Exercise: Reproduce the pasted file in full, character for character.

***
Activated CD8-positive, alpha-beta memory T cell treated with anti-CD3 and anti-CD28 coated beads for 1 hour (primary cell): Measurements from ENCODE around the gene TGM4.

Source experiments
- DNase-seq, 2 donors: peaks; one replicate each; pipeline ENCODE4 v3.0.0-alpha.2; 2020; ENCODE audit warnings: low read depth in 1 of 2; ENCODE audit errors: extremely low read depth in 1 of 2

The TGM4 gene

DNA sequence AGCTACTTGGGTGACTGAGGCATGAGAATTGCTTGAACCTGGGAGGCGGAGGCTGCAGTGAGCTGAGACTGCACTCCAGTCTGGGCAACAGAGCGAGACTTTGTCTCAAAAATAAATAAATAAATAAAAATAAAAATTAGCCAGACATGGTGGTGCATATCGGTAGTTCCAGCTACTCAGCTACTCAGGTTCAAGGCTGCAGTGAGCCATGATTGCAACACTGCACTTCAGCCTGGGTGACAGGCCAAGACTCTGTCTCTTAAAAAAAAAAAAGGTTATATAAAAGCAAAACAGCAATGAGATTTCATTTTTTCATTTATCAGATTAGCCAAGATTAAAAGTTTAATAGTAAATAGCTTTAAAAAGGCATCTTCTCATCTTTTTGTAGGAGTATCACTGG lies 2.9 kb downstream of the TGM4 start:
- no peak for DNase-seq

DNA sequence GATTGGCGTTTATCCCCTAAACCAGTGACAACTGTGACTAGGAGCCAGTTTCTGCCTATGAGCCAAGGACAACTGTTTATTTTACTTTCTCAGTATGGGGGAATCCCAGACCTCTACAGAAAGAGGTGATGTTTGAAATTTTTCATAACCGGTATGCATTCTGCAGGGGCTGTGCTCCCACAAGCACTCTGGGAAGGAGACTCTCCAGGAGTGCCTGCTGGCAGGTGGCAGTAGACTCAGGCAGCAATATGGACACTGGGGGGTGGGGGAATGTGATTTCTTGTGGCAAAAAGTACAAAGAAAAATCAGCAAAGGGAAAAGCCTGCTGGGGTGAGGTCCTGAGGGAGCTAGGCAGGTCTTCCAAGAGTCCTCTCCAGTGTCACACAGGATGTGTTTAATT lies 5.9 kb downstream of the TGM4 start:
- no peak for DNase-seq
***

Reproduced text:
Activated CD8-positive, alpha-beta memory T cell treated with anti-CD3 and anti-CD28 coated beads for 1 hour (primary cell): Measurements from ENCODE around the gene TGM4.

Source experiments
- DNase-seq, 2 donors: peaks; one replicate each; pipeline ENCODE4 v3.0.0-alpha.2; 2020; ENCODE audit warnings: low read depth in 1 of 2; ENCODE audit errors: extremely low read depth in 1 of 2

The TGM4 gene

DNA sequence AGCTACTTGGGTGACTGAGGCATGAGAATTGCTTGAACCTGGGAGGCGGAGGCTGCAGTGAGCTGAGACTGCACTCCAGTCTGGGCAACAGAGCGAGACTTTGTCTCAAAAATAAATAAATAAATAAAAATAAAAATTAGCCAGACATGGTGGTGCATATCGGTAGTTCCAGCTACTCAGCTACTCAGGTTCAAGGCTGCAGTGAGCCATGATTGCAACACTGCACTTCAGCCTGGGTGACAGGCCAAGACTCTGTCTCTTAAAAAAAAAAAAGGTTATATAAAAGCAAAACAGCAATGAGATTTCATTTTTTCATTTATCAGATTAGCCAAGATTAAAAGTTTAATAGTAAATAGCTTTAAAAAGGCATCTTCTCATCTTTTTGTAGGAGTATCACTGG lies 2.9 kb downstream of the TGM4 start:
- no peak for DNase-seq

DNA sequence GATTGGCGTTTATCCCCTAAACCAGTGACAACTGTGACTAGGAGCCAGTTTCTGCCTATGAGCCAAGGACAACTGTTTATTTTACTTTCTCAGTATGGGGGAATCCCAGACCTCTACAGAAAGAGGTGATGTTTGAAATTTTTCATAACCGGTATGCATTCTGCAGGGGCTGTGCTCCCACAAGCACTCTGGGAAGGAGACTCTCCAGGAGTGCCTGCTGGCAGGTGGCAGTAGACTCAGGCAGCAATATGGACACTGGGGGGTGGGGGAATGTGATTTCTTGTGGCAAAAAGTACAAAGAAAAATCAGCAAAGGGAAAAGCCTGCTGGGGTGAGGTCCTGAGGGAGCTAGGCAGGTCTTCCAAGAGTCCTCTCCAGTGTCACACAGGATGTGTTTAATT lies 5.9 kb downstream of the TGM4 start:
- no peak for DNase-seq